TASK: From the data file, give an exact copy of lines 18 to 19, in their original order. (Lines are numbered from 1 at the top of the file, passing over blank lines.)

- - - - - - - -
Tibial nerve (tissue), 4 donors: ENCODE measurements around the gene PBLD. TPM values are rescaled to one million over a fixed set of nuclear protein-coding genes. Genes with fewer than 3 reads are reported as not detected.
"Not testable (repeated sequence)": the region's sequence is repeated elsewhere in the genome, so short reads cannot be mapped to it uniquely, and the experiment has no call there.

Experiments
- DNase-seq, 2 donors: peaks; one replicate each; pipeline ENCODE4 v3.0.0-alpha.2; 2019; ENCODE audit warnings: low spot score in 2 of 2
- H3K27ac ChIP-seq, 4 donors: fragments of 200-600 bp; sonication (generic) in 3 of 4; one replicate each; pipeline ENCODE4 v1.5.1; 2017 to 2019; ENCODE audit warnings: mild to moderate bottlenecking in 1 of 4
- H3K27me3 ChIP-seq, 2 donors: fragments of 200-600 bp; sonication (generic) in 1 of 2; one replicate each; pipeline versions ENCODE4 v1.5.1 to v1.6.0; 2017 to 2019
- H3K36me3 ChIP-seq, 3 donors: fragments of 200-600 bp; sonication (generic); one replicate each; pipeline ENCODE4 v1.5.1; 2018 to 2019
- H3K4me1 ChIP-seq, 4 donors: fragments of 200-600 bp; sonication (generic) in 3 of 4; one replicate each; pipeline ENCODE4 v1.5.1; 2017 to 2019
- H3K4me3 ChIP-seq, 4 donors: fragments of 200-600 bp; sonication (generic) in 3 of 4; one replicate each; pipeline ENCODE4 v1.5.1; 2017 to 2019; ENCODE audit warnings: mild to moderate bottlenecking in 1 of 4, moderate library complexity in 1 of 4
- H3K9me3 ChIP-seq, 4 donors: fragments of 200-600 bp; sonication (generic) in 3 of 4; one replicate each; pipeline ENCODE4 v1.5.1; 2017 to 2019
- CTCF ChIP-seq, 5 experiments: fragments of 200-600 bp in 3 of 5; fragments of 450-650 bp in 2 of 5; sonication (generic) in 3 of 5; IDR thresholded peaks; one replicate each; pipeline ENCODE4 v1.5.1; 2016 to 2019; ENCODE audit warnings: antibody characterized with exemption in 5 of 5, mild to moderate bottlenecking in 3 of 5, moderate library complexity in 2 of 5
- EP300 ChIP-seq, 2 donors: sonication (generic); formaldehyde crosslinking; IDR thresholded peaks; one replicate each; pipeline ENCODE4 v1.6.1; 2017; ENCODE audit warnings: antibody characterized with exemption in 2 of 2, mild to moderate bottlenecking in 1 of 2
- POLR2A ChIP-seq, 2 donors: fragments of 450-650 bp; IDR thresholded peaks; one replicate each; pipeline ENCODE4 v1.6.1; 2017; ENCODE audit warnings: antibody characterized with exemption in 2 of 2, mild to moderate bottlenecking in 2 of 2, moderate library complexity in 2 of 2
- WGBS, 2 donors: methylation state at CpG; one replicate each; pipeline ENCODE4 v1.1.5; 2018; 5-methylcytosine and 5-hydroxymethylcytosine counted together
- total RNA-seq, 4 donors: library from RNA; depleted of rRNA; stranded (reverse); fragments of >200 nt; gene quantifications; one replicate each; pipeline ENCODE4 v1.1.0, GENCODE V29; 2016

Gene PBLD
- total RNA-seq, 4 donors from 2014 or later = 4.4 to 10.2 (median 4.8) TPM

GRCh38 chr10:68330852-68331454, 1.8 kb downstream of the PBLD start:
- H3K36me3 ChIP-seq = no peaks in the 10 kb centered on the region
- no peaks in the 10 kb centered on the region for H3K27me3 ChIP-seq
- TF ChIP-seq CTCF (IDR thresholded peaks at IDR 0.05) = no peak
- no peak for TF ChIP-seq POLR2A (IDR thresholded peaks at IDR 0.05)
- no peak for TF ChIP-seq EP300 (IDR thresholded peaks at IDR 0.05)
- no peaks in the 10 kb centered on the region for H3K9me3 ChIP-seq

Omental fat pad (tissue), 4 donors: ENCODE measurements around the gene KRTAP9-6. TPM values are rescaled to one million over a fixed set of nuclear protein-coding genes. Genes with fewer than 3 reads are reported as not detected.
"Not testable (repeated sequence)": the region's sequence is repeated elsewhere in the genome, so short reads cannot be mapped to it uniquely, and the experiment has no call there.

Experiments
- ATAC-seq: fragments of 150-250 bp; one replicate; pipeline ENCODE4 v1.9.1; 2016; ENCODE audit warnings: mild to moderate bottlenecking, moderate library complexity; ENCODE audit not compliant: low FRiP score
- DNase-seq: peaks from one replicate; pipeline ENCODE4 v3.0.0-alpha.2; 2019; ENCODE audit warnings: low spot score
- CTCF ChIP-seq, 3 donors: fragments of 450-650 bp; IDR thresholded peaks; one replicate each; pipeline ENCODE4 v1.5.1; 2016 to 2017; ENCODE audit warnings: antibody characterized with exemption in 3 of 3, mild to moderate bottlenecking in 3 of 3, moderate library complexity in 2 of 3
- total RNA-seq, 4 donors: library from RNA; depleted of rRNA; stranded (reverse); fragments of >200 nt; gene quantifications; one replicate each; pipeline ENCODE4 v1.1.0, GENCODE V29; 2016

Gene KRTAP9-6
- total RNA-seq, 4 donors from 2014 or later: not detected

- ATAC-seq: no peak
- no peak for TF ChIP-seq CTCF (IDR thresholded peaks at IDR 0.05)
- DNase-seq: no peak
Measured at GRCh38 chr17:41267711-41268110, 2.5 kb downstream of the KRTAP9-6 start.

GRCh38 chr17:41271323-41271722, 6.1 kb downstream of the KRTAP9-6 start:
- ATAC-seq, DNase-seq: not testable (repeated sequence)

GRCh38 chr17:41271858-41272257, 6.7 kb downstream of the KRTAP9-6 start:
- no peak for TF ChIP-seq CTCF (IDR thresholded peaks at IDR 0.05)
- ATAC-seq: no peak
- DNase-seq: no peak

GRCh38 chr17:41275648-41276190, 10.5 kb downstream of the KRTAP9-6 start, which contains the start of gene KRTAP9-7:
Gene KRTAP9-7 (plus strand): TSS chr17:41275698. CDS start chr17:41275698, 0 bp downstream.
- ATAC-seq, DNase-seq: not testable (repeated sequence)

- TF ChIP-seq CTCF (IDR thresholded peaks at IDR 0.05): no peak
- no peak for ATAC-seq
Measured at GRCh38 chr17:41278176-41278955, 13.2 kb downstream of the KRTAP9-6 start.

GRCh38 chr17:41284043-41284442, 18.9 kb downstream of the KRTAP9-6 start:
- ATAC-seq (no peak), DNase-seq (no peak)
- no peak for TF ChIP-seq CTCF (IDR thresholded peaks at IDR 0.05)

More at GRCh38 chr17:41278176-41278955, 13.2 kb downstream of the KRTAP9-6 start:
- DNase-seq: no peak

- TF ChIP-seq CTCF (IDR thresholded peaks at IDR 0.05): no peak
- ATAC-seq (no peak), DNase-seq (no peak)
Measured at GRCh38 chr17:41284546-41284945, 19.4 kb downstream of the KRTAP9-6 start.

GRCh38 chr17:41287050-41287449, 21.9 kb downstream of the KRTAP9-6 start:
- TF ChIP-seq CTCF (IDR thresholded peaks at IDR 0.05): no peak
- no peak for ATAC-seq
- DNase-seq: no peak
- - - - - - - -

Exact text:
GRCh38 chr10:68330852-68331454, 1.8 kb downstream of the PBLD start:
- H3K36me3 ChIP-seq = no peaks in the 10 kb centered on the region